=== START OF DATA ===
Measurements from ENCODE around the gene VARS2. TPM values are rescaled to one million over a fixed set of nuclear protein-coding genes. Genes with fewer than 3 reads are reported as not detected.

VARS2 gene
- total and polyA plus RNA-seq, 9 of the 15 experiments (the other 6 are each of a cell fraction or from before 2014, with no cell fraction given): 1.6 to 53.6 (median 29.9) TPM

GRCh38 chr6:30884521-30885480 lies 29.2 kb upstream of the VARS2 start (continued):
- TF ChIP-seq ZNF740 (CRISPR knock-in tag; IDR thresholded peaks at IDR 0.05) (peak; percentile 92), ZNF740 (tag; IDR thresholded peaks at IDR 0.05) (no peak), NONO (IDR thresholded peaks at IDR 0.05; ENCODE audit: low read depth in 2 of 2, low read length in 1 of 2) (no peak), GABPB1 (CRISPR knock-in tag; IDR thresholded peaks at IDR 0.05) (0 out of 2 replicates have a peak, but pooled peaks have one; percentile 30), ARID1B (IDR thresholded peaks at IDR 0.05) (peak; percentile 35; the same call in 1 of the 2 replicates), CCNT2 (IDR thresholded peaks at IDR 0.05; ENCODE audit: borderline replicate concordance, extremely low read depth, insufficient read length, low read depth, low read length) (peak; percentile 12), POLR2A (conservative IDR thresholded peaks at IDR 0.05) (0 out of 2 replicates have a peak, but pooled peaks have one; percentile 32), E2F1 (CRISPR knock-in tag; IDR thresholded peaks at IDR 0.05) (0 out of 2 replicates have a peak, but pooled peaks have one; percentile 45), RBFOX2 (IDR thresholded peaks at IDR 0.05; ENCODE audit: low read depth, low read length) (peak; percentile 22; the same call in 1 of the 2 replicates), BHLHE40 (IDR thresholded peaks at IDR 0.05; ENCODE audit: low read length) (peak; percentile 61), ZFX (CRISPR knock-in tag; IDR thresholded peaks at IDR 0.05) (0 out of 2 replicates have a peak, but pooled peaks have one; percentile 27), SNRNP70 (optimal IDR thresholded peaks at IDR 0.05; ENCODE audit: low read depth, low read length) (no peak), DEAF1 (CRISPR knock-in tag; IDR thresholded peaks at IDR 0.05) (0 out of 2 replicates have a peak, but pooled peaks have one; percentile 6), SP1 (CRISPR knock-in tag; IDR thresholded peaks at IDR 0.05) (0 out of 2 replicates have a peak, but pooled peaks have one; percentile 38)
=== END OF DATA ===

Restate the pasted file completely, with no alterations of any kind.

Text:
Measurements from ENCODE around the gene VARS2. TPM values are rescaled to one million over a fixed set of nuclear protein-coding genes. Genes with fewer than 3 reads are reported as not detected.

VARS2 gene
- total and polyA plus RNA-seq, 9 of the 15 experiments (the other 6 are each of a cell fraction or from before 2014, with no cell fraction given): 1.6 to 53.6 (median 29.9) TPM

GRCh38 chr6:30884521-30885480 lies 29.2 kb upstream of the VARS2 start (continued):
- TF ChIP-seq ZNF740 (CRISPR knock-in tag; IDR thresholded peaks at IDR 0.05) (peak; percentile 92), ZNF740 (tag; IDR thresholded peaks at IDR 0.05) (no peak), NONO (IDR thresholded peaks at IDR 0.05; ENCODE audit: low read depth in 2 of 2, low read length in 1 of 2) (no peak), GABPB1 (CRISPR knock-in tag; IDR thresholded peaks at IDR 0.05) (0 out of 2 replicates have a peak, but pooled peaks have one; percentile 30), ARID1B (IDR thresholded peaks at IDR 0.05) (peak; percentile 35; the same call in 1 of the 2 replicates), CCNT2 (IDR thresholded peaks at IDR 0.05; ENCODE audit: borderline replicate concordance, extremely low read depth, insufficient read length, low read depth, low read length) (peak; percentile 12), POLR2A (conservative IDR thresholded peaks at IDR 0.05) (0 out of 2 replicates have a peak, but pooled peaks have one; percentile 32), E2F1 (CRISPR knock-in tag; IDR thresholded peaks at IDR 0.05) (0 out of 2 replicates have a peak, but pooled peaks have one; percentile 45), RBFOX2 (IDR thresholded peaks at IDR 0.05; ENCODE audit: low read depth, low read length) (peak; percentile 22; the same call in 1 of the 2 replicates), BHLHE40 (IDR thresholded peaks at IDR 0.05; ENCODE audit: low read length) (peak; percentile 61), ZFX (CRISPR knock-in tag; IDR thresholded peaks at IDR 0.05) (0 out of 2 replicates have a peak, but pooled peaks have one; percentile 27), SNRNP70 (optimal IDR thresholded peaks at IDR 0.05; ENCODE audit: low read depth, low read length) (no peak), DEAF1 (CRISPR knock-in tag; IDR thresholded peaks at IDR 0.05) (0 out of 2 replicates have a peak, but pooled peaks have one; percentile 6), SP1 (CRISPR knock-in tag; IDR thresholded peaks at IDR 0.05) (0 out of 2 replicates have a peak, but pooled peaks have one; percentile 38)